As major streamers flee the platform, Twitch is introducing new monetization features. Introducing hype chats—or YouTube Super Chats with a worse revenue split.
YouTube first announced its Super Chats feature back in 2017 and Twitch has decided to ‘gently borrow’ the feature for its own platform. Streamers can set minimums and maximums for these pinnable chats, designed for fast-moving chats of streamers with lots of followers.
“Higher value hype chats will stay at the top of the chat longer, have longer allowed character counts, and have more standout designs,” Twitch says when describing the perks of the new feature on its blog post. The feature is only available on the web version for now, though a mobile version will likely follow. So what’s the revenue split on this?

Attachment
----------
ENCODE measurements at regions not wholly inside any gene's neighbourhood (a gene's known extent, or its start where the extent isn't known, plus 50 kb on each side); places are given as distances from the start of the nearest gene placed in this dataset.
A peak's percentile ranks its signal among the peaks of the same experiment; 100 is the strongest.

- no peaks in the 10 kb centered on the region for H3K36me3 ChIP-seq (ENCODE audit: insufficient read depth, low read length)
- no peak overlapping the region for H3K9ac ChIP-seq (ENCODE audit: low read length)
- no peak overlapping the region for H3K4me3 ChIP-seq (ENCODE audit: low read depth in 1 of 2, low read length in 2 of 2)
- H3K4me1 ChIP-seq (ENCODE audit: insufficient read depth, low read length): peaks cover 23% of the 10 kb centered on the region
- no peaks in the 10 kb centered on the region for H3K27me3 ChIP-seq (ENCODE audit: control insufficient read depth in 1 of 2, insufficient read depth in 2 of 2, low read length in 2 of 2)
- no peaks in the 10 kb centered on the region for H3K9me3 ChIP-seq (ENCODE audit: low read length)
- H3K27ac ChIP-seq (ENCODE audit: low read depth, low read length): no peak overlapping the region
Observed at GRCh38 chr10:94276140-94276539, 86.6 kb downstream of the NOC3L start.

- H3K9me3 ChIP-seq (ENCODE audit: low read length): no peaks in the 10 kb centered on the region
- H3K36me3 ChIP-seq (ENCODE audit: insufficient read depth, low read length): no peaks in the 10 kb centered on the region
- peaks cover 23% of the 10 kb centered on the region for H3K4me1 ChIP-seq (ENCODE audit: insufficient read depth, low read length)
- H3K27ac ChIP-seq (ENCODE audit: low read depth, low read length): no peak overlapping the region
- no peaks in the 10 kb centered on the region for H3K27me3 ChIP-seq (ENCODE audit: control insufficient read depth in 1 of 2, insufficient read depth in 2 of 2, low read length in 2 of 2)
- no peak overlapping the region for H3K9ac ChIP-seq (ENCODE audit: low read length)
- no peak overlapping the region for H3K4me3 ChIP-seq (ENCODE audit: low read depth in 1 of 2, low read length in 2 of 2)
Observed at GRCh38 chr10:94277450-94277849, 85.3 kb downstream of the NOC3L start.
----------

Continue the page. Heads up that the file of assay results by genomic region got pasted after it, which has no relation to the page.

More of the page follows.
Twitch is offering a 70/30 revenue split on hype chats following a net payment cost of 5%. YouTube currently covers transaction costs in its revenue split with its streamers, leading many to continually be unhappy with Twitch’s monetization practices. Twitch says the new hype chats can’t be turned off, only disincentivized by setting a high amount (maximum $500).
As it stands, YouTube’s platform offers a far more attractive general audience for people looking to livestream music, music creation, DJ, or other forms of live entertainment. Twitch may have opened up during the pandemic to more than just gamers, but even gamers are fleeing the platform now. Top Twitch streamers xQc and Amouranth have both left the platform for upstart rival Kick.
Kick reportedly offered Felix ‘xQc’ Lengyel a $100 million deal to stream on the platform to his legion of fans. Amouranth’s hot tub streams necessitated a ‘hot tub streaming‘ category on Twitch—and now she’s leaving too. While the terms of her deal weren’t disclosed, we’ve seen major stars depart the platform for lucrative cash deals before. Ninja left Twitch for Mixer at the height of his popularity and now he’s streaming away on Kick.